Citizens for Responsible Politics are wringing their hands over the fact that Americans may spend $5.3 billion on political campaigns this year. (And it’s not all the Obama campaign!) $5.3 billion.

So let’s see … the federal government just spent $700 billion on a bailout of Wall Street. Or maybe it’s $2.25 trillion, or $3 trillion, in the eventual total cost of the financial bailouts. And we’ve spent $600 billion–or maybe a trillion, or maybe $4 trillion–on the Iraq war. And so little things like a $25 billion bailout for the automobile industry become accounting errors. Meanwhile, under President Bush annual federal spending has soared past $2 trillion and past $3 trillion.

And with all this money available in Washington, people have only spent $5.3 billion this year to get a piece of it? What’s wrong with them? Political scientists from Gordon Tullock to Stephen Ansolabehere have pondered this question. Tim Harford says it’s not easy to get politicians to do what you want even when you spend money on them, and that’s why people spend so little.

But $5.3 billion to elect a president and 468 members of Congress? That’s less than we’ll spend on potato chips this year.

New York Times: Less Difference between Candidates on Foreign Policy than Meets the Eye

Today’s Times features an article by David Sanger discussing the two campaigns’ claim that the candidates have “sharply different views about the proper use of American power.”  Sanger tallies the ledger and finds “contradictions that do not fit the neat hawk-and-dove images promoted by each campaign.”

Much of what Sanger covers, and his general conclusion, appeared in my Policy Analysis published earlier this month, “Two Kinds of Change: Comparing the Candidates on Foreign Policy.”  But Sanger points to an interesting contradiction within the McCain camp on Iran.  Sanger writes:

Questions to both campaigns in the past few weeks have yielded another example of role reversal. While Mr. McCain seems willing to consider that Iran might someday be trusted to produce its own nuclear fuel, Mr. Obama does not. The director of foreign policy for the McCain campaign, Randy Scheunemann, said that if Iran was in compliance with United Nations resolutions, “it would be appropriate to consider” letting it produce uranium under inspection, which Iran has said is its right.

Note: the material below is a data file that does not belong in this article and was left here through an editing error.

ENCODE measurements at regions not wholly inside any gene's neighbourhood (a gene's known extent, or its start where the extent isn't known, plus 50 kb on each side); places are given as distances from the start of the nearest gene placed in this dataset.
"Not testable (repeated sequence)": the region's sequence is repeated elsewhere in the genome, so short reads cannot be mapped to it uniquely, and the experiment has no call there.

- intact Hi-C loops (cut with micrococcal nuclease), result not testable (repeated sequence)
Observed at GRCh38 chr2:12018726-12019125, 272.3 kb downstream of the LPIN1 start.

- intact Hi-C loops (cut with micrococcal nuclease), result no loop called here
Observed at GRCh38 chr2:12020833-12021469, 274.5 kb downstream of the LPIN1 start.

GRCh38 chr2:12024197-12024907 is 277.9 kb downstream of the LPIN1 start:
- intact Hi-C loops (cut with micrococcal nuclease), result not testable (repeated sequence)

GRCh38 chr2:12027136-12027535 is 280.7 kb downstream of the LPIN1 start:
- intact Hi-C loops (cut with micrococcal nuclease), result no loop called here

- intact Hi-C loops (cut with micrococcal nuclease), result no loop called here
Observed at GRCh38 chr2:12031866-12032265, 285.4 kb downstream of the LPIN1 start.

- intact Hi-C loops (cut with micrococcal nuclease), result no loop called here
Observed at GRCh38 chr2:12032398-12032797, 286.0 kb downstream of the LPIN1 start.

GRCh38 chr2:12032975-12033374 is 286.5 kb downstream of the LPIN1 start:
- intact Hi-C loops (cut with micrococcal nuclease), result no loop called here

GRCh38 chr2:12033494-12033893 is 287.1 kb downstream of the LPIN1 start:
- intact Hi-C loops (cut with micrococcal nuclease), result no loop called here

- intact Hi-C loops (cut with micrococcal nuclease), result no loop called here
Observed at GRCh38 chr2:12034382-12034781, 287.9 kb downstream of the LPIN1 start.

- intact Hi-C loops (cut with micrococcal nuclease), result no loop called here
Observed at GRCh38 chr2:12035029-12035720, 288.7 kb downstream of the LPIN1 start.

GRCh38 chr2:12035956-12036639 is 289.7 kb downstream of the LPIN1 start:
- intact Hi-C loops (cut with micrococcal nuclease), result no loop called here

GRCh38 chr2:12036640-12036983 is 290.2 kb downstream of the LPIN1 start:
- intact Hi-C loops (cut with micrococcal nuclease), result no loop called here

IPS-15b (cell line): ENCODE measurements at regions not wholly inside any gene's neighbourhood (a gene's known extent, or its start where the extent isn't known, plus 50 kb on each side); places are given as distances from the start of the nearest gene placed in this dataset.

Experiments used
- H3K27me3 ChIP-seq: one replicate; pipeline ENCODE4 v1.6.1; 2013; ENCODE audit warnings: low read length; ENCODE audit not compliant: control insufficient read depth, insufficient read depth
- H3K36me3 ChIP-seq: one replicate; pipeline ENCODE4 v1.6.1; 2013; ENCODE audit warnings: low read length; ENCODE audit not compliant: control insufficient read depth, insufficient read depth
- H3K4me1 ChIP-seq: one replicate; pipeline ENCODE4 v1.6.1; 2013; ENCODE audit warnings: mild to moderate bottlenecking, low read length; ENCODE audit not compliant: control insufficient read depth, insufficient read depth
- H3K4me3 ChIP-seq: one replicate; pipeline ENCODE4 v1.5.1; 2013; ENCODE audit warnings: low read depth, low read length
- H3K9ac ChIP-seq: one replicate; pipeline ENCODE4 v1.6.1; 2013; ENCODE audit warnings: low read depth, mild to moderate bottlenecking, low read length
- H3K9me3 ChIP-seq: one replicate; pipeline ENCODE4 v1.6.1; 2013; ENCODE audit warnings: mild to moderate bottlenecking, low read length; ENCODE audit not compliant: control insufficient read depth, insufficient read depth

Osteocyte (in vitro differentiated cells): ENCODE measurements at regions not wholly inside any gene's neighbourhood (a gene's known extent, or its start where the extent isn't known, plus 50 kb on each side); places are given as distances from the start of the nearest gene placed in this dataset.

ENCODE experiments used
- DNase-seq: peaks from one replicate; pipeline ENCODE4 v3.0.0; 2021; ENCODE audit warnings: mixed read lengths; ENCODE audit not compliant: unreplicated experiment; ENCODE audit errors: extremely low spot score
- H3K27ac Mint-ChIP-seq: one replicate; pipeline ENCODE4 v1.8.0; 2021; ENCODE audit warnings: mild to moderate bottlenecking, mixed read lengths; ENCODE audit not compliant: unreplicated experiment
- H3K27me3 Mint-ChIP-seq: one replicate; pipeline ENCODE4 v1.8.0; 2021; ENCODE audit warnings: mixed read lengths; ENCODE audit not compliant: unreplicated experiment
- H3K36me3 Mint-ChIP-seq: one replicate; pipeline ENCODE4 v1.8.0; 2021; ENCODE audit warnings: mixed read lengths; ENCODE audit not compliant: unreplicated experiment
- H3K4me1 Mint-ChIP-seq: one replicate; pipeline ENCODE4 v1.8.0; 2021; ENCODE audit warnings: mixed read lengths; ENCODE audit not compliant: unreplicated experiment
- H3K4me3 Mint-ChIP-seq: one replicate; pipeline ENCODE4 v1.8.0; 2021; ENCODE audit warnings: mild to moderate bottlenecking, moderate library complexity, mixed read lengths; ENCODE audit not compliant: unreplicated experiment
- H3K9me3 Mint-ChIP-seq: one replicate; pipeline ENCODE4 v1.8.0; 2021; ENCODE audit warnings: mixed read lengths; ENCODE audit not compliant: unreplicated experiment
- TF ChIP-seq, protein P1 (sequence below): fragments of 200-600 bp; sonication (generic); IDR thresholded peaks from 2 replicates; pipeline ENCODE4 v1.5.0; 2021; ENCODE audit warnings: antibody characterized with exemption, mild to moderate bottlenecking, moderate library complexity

This is interesting.  As I wrote in my paper,

In response to a two-question questionnaire sent to the candidates by the Institute for Science and International Security, McCain indicated that “there can be no such thing as an adequately controlled nuclear fuel cycle in Iran.”He went on to propose that Iran rely on foreign sources of fuel, and claimed that “There is no circumstance under which the international community could be confident that uranium enrichment or plutonium production activities undertaken by the current government of Iran are purely for peaceful purposes.”

Here (.pdf) is the ISIS report in question.  I’m not fond of the “flip flop” gotcha game, but this appears to be an interesting shift on the part of the McCain camp.  Something an enterprising journalist might want to follow up on.

Alan Reynolds’ Critique of Obama and McCain Tax Plans

Peter Ferrara writes that, “Obama’s tax increases will not produce nearly enough revenue to finance all his lavish spending proposals, as shown by a brilliant new paper from Alan Reynolds of the Cato Institute.” Brilliant or not, it’s serious paper I prepared for a Hillsdale College conference, which is now online (at the link to my name).